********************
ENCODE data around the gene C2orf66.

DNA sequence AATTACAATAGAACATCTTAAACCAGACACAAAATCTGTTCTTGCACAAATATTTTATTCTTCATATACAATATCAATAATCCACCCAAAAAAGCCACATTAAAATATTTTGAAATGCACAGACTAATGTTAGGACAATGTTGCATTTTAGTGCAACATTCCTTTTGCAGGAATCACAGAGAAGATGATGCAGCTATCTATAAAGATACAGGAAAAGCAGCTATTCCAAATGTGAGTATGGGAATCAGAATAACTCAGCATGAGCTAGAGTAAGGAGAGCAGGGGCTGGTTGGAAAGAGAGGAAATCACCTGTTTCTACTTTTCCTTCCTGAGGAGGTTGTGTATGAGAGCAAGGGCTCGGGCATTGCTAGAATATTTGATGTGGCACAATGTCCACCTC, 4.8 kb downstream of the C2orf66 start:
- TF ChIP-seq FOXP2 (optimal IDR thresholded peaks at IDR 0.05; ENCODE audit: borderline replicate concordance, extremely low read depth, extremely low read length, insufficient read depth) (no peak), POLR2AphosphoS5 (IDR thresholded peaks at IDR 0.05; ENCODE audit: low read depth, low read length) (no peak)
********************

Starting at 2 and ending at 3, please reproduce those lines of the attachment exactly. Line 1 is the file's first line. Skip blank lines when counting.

DNA sequence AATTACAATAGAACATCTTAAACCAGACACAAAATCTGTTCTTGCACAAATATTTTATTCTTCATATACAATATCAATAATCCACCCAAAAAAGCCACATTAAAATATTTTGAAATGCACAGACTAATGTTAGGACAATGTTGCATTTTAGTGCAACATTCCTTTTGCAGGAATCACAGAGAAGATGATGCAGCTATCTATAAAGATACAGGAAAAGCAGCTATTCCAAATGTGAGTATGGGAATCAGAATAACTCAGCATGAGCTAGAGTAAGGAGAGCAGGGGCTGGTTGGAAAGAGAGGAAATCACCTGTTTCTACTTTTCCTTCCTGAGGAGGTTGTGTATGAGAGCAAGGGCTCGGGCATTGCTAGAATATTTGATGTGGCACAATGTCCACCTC, 4.8 kb downstream of the C2orf66 start:
- TF ChIP-seq FOXP2 (optimal IDR thresholded peaks at IDR 0.05; ENCODE audit: borderline replicate concordance, extremely low read depth, extremely low read length, insufficient read depth) (no peak), POLR2AphosphoS5 (IDR thresholded peaks at IDR 0.05; ENCODE audit: low read depth, low read length) (no peak)